Saturday, October 22, 2022

Where I’m mean to Henry Kuttner

I have been going through a phase of reading a bunch of Henry Kuttner’s short stories after I read his Hogben stories. And, in the process, I learned he was a part of the Lovecraft Circle. That’s the bunch of folks who not only wrote Mythos stories but corresponded with Lovecraft himself.

And the circle included some pretty big names. Robert E Howard. Clark Ashton Smith. Robert Bloch. August Derleth (who is admittedly more famous for keeping Lovecraft in print than anything he wrote) And there are others (Like Frank Bellknap Long, who seems to only be remembered for writing The Hounds of Tindalos. Which is worth remembering) Lovecraft was a letter writing fiend.

But I wasn’t familiar with Kuttner being part of the circle and I’ve been reading Mythos stuff for most of my life. And it’s not like I’d never heard of Kuttner. I first read his Gallagher stories in high school.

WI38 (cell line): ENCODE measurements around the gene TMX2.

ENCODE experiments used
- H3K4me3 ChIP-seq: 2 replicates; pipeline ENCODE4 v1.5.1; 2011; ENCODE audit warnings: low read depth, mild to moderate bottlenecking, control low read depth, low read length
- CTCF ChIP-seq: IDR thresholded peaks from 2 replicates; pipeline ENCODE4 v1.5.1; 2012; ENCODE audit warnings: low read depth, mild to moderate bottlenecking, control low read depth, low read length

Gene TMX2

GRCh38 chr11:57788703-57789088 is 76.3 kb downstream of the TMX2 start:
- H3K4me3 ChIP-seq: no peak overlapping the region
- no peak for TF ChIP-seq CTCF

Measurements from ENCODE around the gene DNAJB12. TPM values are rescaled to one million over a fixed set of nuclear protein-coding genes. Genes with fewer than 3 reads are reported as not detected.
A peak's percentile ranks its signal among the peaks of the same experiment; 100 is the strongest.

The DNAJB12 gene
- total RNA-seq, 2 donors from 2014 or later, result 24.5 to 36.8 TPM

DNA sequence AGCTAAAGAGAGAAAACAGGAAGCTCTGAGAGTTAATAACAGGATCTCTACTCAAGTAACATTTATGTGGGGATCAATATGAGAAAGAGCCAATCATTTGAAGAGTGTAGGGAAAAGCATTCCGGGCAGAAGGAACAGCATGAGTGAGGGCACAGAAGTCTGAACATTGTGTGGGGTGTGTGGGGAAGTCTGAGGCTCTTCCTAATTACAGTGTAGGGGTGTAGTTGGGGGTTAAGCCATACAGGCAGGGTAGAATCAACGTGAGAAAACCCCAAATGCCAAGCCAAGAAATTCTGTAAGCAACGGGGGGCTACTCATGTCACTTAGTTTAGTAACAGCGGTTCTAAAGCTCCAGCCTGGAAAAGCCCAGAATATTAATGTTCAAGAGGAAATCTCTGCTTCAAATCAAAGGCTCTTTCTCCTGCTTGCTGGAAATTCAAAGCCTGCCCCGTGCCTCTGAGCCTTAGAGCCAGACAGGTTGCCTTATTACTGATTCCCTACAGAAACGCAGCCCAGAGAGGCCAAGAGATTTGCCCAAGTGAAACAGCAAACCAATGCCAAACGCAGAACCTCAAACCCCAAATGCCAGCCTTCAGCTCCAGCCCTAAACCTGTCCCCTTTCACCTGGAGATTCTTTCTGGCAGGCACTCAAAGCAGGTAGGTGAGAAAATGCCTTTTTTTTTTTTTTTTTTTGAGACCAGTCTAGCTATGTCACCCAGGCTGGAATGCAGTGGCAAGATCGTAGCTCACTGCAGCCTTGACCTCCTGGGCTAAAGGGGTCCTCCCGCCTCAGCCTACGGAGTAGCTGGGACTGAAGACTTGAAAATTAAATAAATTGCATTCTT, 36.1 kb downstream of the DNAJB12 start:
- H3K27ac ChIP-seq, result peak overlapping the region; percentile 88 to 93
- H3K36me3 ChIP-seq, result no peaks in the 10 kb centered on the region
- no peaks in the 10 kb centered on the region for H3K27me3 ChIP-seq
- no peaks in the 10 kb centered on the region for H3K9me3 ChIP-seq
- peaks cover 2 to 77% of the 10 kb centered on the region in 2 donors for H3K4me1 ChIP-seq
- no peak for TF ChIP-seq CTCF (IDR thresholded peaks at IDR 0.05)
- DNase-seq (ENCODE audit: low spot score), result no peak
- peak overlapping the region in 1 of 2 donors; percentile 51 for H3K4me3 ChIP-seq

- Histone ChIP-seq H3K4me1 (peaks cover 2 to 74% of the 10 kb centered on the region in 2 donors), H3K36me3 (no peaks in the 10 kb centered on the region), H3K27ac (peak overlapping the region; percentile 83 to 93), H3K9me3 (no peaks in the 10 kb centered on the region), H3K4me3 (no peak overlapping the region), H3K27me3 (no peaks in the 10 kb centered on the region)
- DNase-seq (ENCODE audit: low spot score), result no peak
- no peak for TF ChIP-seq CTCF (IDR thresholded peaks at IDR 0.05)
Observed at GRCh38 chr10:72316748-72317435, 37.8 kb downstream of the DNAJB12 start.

So I went and read some of the stories that were part of Kuttner’s Mythos work. And, for the most part, it fell short of having a Mythos feel. I’m not asking for cosmic horror and despair but I do want some level of greater scope and the inexplicable.

The best of what I read was the Graveyard Rats, which has nothing remotely Mythos related. It probably just gets lumped in because it’s a really strong, cracking good story. Well, that got me to read it so I’m not complaining.

The Spawn of Dagon was one that particularly struck me because it used the deep ones as essentially a competing race with humanity, not something outside of nature and rational thought. It was pulpy sword and sorcery with a Myrhos post it on it.

Not that there is anything wrong with pulpy sword and sorcery. And it can be combined very well with Mythos. Robert E. Howard’s Worms of the Earth is a magnificent example of blending those two genres.

Kuttner could write. Just not Mythos.

There are many authors who took the seeds that Lovecraft planted (in a graveyard on a moonless night, possibly using a human femur for the shovel… I let the metaphor get away from me, didn’t I?) and wrote memorable works. For me at least, Kuttner didn’t pull it off.

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